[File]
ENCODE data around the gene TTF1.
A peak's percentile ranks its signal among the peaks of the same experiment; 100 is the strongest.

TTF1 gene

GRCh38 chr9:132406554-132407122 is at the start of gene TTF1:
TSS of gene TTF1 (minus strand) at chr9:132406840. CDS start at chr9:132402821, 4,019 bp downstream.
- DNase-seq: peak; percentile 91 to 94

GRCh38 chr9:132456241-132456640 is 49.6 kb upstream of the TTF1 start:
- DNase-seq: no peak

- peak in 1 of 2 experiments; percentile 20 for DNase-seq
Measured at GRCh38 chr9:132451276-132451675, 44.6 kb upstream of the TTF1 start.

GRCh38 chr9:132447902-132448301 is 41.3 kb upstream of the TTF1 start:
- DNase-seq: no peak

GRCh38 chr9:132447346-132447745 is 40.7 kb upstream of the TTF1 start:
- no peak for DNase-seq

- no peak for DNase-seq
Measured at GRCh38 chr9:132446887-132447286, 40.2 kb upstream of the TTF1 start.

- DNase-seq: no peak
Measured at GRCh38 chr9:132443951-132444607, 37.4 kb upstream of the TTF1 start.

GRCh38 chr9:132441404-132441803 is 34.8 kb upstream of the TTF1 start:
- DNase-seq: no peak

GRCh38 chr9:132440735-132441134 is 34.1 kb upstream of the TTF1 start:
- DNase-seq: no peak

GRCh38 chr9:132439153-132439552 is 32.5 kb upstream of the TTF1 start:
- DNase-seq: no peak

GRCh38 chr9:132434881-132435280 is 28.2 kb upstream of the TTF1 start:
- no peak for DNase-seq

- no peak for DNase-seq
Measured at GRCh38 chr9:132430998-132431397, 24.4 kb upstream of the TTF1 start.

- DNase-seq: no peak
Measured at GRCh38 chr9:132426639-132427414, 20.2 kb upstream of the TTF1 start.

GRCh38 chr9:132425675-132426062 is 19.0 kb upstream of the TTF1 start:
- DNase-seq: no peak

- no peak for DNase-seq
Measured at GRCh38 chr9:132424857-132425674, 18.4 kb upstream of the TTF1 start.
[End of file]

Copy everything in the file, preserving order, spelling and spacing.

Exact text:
ENCODE data around the gene TTF1.
A peak's percentile ranks its signal among the peaks of the same experiment; 100 is the strongest.

TTF1 gene

GRCh38 chr9:132406554-132407122 is at the start of gene TTF1:
TSS of gene TTF1 (minus strand) at chr9:132406840. CDS start at chr9:132402821, 4,019 bp downstream.
- DNase-seq: peak; percentile 91 to 94

GRCh38 chr9:132456241-132456640 is 49.6 kb upstream of the TTF1 start:
- DNase-seq: no peak

- peak in 1 of 2 experiments; percentile 20 for DNase-seq
Measured at GRCh38 chr9:132451276-132451675, 44.6 kb upstream of the TTF1 start.

GRCh38 chr9:132447902-132448301 is 41.3 kb upstream of the TTF1 start:
- DNase-seq: no peak

GRCh38 chr9:132447346-132447745 is 40.7 kb upstream of the TTF1 start:
- no peak for DNase-seq

- no peak for DNase-seq
Measured at GRCh38 chr9:132446887-132447286, 40.2 kb upstream of the TTF1 start.

- DNase-seq: no peak
Measured at GRCh38 chr9:132443951-132444607, 37.4 kb upstream of the TTF1 start.

GRCh38 chr9:132441404-132441803 is 34.8 kb upstream of the TTF1 start:
- DNase-seq: no peak

GRCh38 chr9:132440735-132441134 is 34.1 kb upstream of the TTF1 start:
- DNase-seq: no peak

GRCh38 chr9:132439153-132439552 is 32.5 kb upstream of the TTF1 start:
- DNase-seq: no peak

GRCh38 chr9:132434881-132435280 is 28.2 kb upstream of the TTF1 start:
- no peak for DNase-seq

- no peak for DNase-seq
Measured at GRCh38 chr9:132430998-132431397, 24.4 kb upstream of the TTF1 start.

- DNase-seq: no peak
Measured at GRCh38 chr9:132426639-132427414, 20.2 kb upstream of the TTF1 start.

GRCh38 chr9:132425675-132426062 is 19.0 kb upstream of the TTF1 start:
- DNase-seq: no peak

- no peak for DNase-seq
Measured at GRCh38 chr9:132424857-132425674, 18.4 kb upstream of the TTF1 start.